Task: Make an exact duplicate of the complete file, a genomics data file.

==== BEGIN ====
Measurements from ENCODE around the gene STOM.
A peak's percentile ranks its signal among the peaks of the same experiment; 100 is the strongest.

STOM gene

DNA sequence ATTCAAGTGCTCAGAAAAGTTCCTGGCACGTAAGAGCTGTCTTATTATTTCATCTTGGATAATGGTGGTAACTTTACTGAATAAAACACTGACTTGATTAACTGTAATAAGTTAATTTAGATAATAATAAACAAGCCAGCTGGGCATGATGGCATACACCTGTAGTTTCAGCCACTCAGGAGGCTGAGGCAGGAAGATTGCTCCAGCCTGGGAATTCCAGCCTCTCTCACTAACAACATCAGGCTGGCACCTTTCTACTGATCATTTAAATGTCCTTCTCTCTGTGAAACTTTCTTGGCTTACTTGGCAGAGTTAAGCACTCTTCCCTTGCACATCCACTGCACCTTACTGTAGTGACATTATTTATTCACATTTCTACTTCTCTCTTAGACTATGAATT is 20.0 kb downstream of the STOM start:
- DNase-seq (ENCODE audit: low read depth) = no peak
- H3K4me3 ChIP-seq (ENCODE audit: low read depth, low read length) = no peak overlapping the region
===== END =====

Measurements from ENCODE around the gene STOM.
A peak's percentile ranks its signal among the peaks of the same experiment; 100 is the strongest.

STOM gene

DNA sequence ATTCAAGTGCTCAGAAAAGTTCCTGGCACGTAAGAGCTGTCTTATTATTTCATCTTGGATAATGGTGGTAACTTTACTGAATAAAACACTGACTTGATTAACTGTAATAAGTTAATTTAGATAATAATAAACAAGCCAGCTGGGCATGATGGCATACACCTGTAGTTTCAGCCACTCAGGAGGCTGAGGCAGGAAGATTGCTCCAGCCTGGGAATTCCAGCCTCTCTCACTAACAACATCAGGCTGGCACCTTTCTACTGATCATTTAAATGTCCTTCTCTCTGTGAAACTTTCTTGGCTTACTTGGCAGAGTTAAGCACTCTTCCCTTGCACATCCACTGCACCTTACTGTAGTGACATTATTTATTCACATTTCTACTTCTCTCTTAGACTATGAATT is 20.0 kb downstream of the STOM start:
- DNase-seq (ENCODE audit: low read depth) = no peak
- H3K4me3 ChIP-seq (ENCODE audit: low read depth, low read length) = no peak overlapping the region